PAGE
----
As part of the Cities Alive Green Roof Infrastructure Conference in Toronto, there was a student design competition, that Steven Peck of Green Roofs for Healthy Cities described as a challenge to "faculty-led student teams from around the world to develop ways of productively using the walls and roofs of multiple buildings by incorporating green infrastructure elements such as green roofs, green walls, wetlands and urban forests."
But that doesn't begin to describe what the spectacular winning entry does. It is more than just green roofs, it is a complete reinvention of the ubiquitous strip mall.
Ryerson University Architectural Science students Dov Feinmesser, Yekaterina Mityuryayeva, Tommy Tso and Aaron Hendershott, with faculty advisor June Komisar Started with the completely ordinary Cliffside Village Mall in Toronto's east end. They then went to work on it:
It is our intention to lift the strip mall out of the mire it has gradually sunk into and make it the vibrant, pedestrian and community friendly environment that it has the potential to be. This potential, we feel, is inherent in every strip mall, making this proposal a viable solution for the revitalization of dilapidated commercial strips throughout North America, with the addition of site- specific accommodations.
The judges write:
"The brilliance of this design", said Dr. Brad Bass, Environment Canada official and competition judge, "is that it accomplishes this transformation with existing technologies and landscape modifications that have been evaluated and have proven their worth all over the world."
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The students continue:
It is our hypothesis that single-use zoning, such as that of the existing Cliffside Plaza and most strip malls, promotes the isolation of the commercial space and the wasteful use of space dedicated to parking. As such, our proposal recommends a rezoning of the site, allowing for residential units to be constructed over the existing commercial strip, bringing the community into the strip mall and creating a coexistence reminiscent of successful and popular older neighbourhoods often found closer to the downtown core of large cities. Furthermore, the insertion of green and interactive spaces into the fabric of the site promotes new and diverse activities, including farmer's markets, playgrounds, urban farming, cycling etc... This in turn supports the diversity of the community surrounding the mall.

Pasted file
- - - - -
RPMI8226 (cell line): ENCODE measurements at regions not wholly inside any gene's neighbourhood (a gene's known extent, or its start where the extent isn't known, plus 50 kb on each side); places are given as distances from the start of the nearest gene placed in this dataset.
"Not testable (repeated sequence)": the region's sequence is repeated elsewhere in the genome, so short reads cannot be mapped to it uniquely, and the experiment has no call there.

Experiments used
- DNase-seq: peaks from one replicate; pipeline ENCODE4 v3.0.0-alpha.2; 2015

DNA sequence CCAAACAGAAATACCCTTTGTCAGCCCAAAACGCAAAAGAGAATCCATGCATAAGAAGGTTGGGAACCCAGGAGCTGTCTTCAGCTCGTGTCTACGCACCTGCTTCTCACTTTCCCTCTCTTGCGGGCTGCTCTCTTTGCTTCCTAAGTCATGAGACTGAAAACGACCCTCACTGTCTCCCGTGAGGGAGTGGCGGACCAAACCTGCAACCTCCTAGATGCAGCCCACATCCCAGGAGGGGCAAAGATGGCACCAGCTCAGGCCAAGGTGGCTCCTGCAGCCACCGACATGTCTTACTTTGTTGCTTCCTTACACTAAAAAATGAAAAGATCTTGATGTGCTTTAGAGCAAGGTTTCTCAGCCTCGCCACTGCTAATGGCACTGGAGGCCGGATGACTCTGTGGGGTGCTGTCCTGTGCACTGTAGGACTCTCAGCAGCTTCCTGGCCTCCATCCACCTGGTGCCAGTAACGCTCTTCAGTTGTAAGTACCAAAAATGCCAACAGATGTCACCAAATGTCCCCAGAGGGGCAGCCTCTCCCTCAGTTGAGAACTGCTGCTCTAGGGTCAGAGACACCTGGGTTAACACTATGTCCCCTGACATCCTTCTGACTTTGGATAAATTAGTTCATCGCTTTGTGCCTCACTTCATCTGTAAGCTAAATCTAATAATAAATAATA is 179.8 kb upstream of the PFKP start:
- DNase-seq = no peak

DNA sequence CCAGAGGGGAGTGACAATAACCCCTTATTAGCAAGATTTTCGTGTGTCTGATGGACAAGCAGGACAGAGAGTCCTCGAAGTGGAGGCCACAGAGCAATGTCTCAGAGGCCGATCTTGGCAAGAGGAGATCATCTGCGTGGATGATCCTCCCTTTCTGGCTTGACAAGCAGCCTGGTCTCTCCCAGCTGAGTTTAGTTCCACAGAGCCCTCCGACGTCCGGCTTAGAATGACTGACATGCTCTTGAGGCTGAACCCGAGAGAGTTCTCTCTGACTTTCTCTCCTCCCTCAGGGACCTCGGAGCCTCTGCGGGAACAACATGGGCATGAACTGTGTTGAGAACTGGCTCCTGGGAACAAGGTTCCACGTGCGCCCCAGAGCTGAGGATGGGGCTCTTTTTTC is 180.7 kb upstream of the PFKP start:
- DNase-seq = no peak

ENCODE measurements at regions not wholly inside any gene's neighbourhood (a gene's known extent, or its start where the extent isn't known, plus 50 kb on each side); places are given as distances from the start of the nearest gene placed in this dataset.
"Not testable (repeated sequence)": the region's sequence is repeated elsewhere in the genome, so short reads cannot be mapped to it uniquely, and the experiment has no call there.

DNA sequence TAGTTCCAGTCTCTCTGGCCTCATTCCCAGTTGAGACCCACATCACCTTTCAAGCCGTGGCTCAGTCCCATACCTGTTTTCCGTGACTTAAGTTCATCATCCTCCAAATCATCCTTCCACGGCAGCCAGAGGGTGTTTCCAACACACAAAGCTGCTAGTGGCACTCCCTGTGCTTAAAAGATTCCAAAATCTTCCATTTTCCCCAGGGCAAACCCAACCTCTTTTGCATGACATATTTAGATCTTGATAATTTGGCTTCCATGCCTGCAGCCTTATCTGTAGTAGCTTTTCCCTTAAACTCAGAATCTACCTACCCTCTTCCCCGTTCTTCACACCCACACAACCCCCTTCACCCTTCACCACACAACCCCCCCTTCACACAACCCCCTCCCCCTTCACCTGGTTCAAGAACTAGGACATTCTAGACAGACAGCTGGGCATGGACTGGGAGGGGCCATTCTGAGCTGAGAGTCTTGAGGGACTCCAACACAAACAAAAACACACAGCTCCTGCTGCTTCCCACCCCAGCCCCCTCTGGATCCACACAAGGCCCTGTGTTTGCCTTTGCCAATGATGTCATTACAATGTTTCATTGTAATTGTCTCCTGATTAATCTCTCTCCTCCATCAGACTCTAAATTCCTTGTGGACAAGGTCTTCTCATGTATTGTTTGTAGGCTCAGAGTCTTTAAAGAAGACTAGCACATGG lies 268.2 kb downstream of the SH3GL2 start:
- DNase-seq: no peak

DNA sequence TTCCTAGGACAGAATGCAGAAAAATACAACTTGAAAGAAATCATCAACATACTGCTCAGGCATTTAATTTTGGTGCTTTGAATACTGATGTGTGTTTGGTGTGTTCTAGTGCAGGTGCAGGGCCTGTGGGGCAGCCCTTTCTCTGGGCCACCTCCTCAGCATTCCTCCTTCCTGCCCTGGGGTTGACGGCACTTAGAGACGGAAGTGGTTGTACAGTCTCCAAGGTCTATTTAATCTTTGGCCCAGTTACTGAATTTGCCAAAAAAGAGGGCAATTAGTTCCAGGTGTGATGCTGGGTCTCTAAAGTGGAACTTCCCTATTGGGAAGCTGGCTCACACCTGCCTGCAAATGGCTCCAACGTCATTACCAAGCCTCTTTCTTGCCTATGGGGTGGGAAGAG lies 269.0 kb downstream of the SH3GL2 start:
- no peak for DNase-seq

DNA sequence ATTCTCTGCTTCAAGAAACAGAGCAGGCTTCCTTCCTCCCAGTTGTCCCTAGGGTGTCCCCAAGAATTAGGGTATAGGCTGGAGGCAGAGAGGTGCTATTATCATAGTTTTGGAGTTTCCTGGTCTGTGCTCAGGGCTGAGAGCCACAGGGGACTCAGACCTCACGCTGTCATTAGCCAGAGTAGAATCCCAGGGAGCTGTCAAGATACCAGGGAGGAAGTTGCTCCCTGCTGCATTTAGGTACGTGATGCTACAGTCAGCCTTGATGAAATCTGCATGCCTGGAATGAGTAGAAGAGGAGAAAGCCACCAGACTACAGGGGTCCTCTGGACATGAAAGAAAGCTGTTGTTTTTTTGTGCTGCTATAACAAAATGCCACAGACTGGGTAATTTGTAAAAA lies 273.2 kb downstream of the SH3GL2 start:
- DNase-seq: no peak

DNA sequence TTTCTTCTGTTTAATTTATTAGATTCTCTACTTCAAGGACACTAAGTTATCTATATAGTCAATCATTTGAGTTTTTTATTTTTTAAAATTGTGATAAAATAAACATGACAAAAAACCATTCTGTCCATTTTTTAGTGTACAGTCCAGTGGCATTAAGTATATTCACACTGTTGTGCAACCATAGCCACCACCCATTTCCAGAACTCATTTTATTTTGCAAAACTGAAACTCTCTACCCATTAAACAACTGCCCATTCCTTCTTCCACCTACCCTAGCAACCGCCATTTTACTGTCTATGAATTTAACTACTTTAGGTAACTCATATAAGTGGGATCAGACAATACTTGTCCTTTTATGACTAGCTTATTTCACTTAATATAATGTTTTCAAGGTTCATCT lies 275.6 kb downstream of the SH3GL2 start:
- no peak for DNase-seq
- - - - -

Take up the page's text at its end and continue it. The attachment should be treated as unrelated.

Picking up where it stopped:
1) Implementation of green walls and extensive green roofs, including a massive overhauling of the parking between the residential apartments and the strip mall, moving it below grade and planting an extensive green roof atop the parking structure to create a continuous green space for local residents.
2) Removal and replacement of an existing drive-through with an outdoor seating area.
3) The addition of greenhouses to existing roofs in order to facilitate year-round rooftop harvesting.
4) The insertion of a grade level gray water removal and retention system, including porous asphalt, a swale and a bio-retention pond, that both keeps gray water away from the sewage system and provide water for the intensive urban farming lots proposed in the design.
5) Solar powered street lighting systems.
6) The removal of parking from street level to below grade to make more room for green spaces and urban farming at grade.